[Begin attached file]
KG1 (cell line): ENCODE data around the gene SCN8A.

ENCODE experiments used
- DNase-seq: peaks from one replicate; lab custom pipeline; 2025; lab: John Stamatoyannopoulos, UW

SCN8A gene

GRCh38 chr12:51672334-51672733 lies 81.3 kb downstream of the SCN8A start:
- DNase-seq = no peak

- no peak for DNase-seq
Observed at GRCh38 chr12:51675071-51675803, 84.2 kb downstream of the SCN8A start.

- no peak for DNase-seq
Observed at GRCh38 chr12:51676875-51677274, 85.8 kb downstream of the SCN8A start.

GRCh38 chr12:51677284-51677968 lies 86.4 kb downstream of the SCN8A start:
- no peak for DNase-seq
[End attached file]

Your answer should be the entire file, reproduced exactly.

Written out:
KG1 (cell line): ENCODE data around the gene SCN8A.

ENCODE experiments used
- DNase-seq: peaks from one replicate; lab custom pipeline; 2025; lab: John Stamatoyannopoulos, UW

SCN8A gene

GRCh38 chr12:51672334-51672733 lies 81.3 kb downstream of the SCN8A start:
- DNase-seq = no peak

- no peak for DNase-seq
Observed at GRCh38 chr12:51675071-51675803, 84.2 kb downstream of the SCN8A start.

- no peak for DNase-seq
Observed at GRCh38 chr12:51676875-51677274, 85.8 kb downstream of the SCN8A start.

GRCh38 chr12:51677284-51677968 lies 86.4 kb downstream of the SCN8A start:
- no peak for DNase-seq